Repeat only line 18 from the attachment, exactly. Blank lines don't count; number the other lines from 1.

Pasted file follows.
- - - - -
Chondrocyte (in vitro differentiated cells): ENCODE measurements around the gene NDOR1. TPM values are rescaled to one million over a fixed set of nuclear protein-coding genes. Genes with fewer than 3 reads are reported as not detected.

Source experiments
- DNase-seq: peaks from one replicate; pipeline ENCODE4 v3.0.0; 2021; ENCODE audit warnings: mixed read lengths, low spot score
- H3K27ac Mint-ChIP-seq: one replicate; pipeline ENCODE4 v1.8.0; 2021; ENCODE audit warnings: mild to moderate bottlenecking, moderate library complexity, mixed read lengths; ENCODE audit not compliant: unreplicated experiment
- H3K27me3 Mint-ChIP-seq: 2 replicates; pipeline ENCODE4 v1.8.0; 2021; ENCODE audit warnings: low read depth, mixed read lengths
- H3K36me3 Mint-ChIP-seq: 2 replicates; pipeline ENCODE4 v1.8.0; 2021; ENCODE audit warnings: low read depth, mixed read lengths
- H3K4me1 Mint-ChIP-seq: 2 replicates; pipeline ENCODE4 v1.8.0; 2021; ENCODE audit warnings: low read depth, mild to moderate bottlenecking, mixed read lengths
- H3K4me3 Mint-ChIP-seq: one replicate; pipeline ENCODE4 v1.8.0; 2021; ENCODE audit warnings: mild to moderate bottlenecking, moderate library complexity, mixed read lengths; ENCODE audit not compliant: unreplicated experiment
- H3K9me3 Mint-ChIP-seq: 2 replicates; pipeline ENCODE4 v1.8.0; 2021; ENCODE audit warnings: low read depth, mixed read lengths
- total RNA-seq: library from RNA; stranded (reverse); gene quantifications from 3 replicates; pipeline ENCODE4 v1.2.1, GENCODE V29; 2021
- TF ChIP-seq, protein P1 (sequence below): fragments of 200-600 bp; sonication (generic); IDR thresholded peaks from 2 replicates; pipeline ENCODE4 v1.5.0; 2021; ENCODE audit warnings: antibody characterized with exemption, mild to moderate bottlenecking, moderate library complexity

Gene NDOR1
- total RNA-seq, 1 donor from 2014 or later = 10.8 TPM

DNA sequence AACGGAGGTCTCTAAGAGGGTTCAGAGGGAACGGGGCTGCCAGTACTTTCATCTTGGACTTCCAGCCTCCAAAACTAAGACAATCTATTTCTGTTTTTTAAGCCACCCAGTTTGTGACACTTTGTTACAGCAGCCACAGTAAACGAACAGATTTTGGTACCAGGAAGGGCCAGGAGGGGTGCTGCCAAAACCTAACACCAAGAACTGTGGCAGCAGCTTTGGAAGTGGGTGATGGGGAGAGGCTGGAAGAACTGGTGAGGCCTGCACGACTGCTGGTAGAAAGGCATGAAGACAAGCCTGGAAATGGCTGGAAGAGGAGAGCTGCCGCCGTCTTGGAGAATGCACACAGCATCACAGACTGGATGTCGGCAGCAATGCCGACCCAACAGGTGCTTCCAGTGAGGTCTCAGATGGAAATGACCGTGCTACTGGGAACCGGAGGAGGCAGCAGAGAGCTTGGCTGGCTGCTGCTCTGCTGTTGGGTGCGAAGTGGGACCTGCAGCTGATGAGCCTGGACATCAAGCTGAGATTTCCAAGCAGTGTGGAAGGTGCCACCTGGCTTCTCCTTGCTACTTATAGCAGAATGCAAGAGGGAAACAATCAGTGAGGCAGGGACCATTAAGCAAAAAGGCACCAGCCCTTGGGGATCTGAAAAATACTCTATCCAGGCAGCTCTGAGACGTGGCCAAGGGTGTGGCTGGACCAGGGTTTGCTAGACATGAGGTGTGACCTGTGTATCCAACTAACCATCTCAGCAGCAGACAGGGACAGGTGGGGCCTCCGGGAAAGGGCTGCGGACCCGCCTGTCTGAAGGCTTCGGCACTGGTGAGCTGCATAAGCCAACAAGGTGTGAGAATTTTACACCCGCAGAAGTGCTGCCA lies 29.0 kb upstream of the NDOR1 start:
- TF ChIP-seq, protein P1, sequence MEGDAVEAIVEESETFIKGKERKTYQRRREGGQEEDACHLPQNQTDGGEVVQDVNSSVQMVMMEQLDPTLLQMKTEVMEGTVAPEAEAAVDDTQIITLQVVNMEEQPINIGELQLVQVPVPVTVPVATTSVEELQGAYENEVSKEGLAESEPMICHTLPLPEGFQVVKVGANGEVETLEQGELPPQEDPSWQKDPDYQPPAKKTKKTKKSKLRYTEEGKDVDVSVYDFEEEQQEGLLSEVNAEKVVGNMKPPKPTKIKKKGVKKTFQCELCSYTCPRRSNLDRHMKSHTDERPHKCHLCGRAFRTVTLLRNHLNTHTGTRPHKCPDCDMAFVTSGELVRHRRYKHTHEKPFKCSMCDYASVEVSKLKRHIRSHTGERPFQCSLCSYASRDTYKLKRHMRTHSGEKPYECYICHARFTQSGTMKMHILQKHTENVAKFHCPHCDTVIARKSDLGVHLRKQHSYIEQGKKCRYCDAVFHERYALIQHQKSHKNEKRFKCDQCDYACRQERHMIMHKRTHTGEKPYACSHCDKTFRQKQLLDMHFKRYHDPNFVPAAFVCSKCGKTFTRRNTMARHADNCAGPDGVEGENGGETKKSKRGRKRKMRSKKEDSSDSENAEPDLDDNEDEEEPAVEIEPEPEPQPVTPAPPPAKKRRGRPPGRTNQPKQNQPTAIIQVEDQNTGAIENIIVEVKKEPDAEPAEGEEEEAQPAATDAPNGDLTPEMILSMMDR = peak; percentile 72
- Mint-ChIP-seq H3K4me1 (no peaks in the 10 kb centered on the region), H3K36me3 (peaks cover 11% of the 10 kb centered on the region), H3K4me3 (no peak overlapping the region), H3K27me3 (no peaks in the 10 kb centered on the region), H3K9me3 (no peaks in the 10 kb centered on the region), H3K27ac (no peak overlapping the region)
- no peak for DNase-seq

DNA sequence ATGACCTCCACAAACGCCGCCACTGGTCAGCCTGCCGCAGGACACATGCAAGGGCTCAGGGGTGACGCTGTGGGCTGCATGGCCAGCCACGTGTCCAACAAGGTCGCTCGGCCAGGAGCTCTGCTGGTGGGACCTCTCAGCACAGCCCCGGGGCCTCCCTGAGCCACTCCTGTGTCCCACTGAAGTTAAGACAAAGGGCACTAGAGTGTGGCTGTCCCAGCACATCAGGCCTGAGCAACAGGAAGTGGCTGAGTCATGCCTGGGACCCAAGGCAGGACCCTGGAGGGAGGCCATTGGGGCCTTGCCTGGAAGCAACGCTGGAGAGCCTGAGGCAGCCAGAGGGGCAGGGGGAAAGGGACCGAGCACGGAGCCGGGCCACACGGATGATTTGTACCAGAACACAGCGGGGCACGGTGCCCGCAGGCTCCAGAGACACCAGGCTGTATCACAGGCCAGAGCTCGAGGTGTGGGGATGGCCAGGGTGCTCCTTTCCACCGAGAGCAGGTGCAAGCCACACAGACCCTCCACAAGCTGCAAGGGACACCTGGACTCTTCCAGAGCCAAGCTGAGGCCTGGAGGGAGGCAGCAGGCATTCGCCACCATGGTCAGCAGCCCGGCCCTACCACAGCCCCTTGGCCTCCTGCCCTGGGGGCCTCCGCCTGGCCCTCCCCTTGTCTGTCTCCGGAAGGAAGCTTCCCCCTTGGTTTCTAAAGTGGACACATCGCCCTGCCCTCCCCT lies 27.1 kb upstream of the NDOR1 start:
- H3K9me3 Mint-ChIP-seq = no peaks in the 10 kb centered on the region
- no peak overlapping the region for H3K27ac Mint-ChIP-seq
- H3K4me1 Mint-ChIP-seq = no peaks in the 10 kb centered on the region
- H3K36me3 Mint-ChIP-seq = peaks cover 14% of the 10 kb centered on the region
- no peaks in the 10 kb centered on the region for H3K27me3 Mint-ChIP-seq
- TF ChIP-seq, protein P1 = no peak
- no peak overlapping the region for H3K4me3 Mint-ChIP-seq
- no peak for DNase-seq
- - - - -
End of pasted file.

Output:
DNA sequence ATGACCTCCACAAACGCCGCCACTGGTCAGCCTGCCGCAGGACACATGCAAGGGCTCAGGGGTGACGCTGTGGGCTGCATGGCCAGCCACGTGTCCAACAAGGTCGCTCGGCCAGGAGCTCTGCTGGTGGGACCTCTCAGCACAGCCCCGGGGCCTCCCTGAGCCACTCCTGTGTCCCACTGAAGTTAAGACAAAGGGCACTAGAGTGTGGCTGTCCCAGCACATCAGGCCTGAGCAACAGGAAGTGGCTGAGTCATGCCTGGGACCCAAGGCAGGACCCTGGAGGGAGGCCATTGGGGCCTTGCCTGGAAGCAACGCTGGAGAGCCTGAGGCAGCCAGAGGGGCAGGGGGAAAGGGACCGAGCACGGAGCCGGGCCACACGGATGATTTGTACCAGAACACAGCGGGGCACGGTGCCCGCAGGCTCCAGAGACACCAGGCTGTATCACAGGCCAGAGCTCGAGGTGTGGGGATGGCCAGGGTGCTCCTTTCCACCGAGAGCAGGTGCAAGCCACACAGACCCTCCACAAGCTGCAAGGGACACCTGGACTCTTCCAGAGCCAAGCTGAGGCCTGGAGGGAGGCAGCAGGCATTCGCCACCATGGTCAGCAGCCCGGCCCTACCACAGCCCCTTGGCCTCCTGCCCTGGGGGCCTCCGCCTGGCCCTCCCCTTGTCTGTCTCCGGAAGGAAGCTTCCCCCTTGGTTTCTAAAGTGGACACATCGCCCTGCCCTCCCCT lies 27.1 kb upstream of the NDOR1 start: